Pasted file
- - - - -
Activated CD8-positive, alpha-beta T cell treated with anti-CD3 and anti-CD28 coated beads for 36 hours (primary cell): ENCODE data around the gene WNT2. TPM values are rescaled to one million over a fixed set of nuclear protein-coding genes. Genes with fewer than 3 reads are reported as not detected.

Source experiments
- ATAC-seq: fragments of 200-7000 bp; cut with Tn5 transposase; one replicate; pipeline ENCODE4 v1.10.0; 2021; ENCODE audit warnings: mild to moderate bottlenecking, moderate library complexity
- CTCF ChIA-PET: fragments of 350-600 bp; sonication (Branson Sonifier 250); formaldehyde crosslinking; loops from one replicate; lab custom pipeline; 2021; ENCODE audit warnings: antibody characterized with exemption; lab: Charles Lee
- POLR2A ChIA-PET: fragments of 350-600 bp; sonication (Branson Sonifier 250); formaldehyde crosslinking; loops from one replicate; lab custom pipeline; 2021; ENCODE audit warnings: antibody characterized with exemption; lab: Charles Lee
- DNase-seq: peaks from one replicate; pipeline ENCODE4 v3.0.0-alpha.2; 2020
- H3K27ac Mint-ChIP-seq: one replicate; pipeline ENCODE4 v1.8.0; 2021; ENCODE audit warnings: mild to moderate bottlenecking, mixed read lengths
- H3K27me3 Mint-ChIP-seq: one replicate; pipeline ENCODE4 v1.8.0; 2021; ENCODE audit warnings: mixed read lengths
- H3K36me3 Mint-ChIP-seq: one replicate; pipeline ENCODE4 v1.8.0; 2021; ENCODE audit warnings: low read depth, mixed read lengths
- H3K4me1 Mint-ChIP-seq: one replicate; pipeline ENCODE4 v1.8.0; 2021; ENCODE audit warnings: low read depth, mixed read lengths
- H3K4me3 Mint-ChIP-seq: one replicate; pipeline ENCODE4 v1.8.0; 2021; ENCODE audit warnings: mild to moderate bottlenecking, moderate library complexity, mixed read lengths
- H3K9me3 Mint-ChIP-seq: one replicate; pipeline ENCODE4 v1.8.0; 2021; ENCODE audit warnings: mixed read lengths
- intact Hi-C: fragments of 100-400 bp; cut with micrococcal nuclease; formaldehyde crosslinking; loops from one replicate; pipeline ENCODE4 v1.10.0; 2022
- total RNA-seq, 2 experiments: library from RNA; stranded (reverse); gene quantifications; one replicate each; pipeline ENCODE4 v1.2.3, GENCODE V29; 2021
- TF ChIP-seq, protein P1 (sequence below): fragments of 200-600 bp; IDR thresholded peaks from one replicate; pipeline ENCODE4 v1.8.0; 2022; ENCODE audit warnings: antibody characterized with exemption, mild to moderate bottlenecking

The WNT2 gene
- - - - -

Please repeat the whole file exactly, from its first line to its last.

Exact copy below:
Activated CD8-positive, alpha-beta T cell treated with anti-CD3 and anti-CD28 coated beads for 36 hours (primary cell): ENCODE data around the gene WNT2. TPM values are rescaled to one million over a fixed set of nuclear protein-coding genes. Genes with fewer than 3 reads are reported as not detected.

Source experiments
- ATAC-seq: fragments of 200-7000 bp; cut with Tn5 transposase; one replicate; pipeline ENCODE4 v1.10.0; 2021; ENCODE audit warnings: mild to moderate bottlenecking, moderate library complexity
- CTCF ChIA-PET: fragments of 350-600 bp; sonication (Branson Sonifier 250); formaldehyde crosslinking; loops from one replicate; lab custom pipeline; 2021; ENCODE audit warnings: antibody characterized with exemption; lab: Charles Lee
- POLR2A ChIA-PET: fragments of 350-600 bp; sonication (Branson Sonifier 250); formaldehyde crosslinking; loops from one replicate; lab custom pipeline; 2021; ENCODE audit warnings: antibody characterized with exemption; lab: Charles Lee
- DNase-seq: peaks from one replicate; pipeline ENCODE4 v3.0.0-alpha.2; 2020
- H3K27ac Mint-ChIP-seq: one replicate; pipeline ENCODE4 v1.8.0; 2021; ENCODE audit warnings: mild to moderate bottlenecking, mixed read lengths
- H3K27me3 Mint-ChIP-seq: one replicate; pipeline ENCODE4 v1.8.0; 2021; ENCODE audit warnings: mixed read lengths
- H3K36me3 Mint-ChIP-seq: one replicate; pipeline ENCODE4 v1.8.0; 2021; ENCODE audit warnings: low read depth, mixed read lengths
- H3K4me1 Mint-ChIP-seq: one replicate; pipeline ENCODE4 v1.8.0; 2021; ENCODE audit warnings: low read depth, mixed read lengths
- H3K4me3 Mint-ChIP-seq: one replicate; pipeline ENCODE4 v1.8.0; 2021; ENCODE audit warnings: mild to moderate bottlenecking, moderate library complexity, mixed read lengths
- H3K9me3 Mint-ChIP-seq: one replicate; pipeline ENCODE4 v1.8.0; 2021; ENCODE audit warnings: mixed read lengths
- intact Hi-C: fragments of 100-400 bp; cut with micrococcal nuclease; formaldehyde crosslinking; loops from one replicate; pipeline ENCODE4 v1.10.0; 2022
- total RNA-seq, 2 experiments: library from RNA; stranded (reverse); gene quantifications; one replicate each; pipeline ENCODE4 v1.2.3, GENCODE V29; 2021
- TF ChIP-seq, protein P1 (sequence below): fragments of 200-600 bp; IDR thresholded peaks from one replicate; pipeline ENCODE4 v1.8.0; 2022; ENCODE audit warnings: antibody characterized with exemption, mild to moderate bottlenecking

The WNT2 gene